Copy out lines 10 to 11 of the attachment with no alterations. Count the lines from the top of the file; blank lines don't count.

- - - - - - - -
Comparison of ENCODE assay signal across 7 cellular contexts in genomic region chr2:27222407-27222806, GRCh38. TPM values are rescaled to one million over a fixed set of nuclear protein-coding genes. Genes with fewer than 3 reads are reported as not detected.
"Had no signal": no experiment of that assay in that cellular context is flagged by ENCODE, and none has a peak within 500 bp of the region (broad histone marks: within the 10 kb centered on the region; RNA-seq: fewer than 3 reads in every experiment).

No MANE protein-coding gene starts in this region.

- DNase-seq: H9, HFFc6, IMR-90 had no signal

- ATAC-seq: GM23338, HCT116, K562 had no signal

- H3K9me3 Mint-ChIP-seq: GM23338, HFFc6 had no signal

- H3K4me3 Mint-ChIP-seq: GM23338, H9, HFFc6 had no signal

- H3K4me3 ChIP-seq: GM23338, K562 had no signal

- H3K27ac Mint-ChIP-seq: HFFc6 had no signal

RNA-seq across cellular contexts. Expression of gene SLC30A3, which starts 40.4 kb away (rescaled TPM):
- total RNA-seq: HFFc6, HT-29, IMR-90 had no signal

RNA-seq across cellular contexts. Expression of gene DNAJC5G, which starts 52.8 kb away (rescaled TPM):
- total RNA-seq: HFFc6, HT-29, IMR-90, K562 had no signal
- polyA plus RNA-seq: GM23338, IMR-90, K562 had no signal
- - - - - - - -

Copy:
RNA-seq across cellular contexts. Expression of gene SLC30A3, which starts 40.4 kb away (rescaled TPM):
- total RNA-seq: HFFc6, HT-29, IMR-90 had no signal